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Why we invested in Gridcog

By Adam Chirkowski


We are delighted to announce that Albion has recently led the £3.3m Seed funding for Gridcog, a distributed energy resource (DER) modelling platform which provides customers across the energy value chain with the ability to accurately analyse, design, invest in and track their clean energy projects.


In 1935 the UK’s National Grid became the world’s first integrated national electricity grid. The rest of the world followed suit, setting up similar systems enabling a small number of fossil fuel based, large power stations to distribute energy to the outer reaches of each region over progressively decreasing voltage power lines.


This system worked well; business and households could largely rely on their energy supply to keep the lights on and keep their homes warm. Unfortunately, it turned out that this system was also playing a major part in the destruction of the planet through climate change and that if something wasn’t done to address it, any hopes of achieving net zero would be out of the window. The world needed to start shifting away from centralised fossil fuel generation to more decentralised renewable, cleaner forms of energy generation for the survival of the planet.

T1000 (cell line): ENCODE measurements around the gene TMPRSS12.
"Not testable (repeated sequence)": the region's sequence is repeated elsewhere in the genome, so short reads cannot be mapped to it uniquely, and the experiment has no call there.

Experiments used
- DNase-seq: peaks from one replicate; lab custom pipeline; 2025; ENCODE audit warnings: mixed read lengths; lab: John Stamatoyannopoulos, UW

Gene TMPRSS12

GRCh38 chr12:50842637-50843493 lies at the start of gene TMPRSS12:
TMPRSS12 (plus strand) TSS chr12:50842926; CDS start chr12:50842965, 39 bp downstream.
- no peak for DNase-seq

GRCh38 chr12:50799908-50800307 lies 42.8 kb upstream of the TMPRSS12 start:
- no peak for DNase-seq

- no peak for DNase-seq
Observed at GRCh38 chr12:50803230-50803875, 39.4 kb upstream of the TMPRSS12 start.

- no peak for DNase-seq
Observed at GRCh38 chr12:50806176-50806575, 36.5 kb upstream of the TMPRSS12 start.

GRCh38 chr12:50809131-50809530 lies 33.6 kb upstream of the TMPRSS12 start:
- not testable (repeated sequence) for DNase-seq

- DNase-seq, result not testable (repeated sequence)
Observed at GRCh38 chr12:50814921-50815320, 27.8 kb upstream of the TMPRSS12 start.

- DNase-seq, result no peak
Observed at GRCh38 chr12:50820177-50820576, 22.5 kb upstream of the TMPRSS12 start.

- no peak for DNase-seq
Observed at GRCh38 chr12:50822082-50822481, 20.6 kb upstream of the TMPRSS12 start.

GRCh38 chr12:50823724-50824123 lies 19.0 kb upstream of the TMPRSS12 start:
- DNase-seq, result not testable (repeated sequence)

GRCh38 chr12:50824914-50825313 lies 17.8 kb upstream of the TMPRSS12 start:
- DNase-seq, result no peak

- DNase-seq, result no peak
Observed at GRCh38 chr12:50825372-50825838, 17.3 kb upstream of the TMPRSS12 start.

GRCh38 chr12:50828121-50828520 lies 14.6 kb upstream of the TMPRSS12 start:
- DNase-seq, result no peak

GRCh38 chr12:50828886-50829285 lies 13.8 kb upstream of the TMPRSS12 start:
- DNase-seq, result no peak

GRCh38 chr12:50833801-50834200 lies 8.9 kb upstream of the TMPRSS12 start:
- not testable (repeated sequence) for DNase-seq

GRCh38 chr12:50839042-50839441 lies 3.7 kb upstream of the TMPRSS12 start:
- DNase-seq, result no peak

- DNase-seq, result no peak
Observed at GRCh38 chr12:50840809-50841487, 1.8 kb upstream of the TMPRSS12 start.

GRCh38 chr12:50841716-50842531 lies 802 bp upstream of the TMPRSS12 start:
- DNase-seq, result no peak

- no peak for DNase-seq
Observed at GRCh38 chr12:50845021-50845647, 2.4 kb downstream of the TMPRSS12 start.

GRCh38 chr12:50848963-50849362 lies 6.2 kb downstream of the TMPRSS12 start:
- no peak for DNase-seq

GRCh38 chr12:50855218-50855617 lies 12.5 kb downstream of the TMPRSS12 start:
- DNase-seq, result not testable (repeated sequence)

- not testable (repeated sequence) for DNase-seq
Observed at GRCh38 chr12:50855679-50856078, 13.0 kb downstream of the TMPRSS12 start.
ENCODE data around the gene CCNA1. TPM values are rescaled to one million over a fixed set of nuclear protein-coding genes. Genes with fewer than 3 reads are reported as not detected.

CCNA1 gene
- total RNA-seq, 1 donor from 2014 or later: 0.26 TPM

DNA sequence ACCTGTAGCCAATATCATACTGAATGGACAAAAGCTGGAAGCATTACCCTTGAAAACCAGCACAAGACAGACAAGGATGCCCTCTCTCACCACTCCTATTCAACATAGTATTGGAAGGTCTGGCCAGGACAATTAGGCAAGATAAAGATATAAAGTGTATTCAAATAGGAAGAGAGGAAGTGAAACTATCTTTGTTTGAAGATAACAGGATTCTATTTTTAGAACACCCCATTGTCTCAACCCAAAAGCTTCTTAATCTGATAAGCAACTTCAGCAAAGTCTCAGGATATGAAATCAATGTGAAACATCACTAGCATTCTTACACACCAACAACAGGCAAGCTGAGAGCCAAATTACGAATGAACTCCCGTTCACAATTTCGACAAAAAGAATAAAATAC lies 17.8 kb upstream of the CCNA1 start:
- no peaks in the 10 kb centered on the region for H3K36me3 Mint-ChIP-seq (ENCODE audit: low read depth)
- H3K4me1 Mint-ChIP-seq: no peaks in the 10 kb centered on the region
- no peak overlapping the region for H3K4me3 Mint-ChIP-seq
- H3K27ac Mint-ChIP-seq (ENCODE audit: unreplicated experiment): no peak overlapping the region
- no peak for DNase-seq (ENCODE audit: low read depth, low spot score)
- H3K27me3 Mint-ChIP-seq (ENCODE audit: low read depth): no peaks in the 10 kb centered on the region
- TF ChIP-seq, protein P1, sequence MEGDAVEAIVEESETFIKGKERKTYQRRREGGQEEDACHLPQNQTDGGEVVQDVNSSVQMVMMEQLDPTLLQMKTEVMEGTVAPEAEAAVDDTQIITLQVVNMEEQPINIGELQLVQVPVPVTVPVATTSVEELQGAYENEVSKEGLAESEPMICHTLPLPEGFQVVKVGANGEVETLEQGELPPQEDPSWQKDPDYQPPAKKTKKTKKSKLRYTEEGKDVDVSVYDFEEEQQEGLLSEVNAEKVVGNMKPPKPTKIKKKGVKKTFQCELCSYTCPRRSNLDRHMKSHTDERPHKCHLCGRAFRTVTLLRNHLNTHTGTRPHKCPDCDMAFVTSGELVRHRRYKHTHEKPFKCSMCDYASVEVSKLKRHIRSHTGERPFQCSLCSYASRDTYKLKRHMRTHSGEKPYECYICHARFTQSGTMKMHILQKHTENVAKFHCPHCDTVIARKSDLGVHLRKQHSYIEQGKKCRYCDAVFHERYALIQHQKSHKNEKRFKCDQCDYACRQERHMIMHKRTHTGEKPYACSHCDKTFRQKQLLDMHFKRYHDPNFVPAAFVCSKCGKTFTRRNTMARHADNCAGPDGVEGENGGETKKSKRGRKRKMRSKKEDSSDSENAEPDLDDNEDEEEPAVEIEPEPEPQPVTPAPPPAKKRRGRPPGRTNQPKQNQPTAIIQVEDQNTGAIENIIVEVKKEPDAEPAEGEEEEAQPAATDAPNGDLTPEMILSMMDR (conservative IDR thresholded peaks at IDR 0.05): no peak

Enter the energy transition. 

The energy transition is no less than a global revolution which is effectively turning the energy systems of the world on their heads. Rather than small numbers of large, centralised power stations, clean energy requires high numbers or smaller scale renewable energy generating assets which are geographically distributed all over the place. From wind power, both off and on shore, solar power in fields and on rooftops across the world, to hydro projects in remote areas, these projects feed into the grid in thousands of places.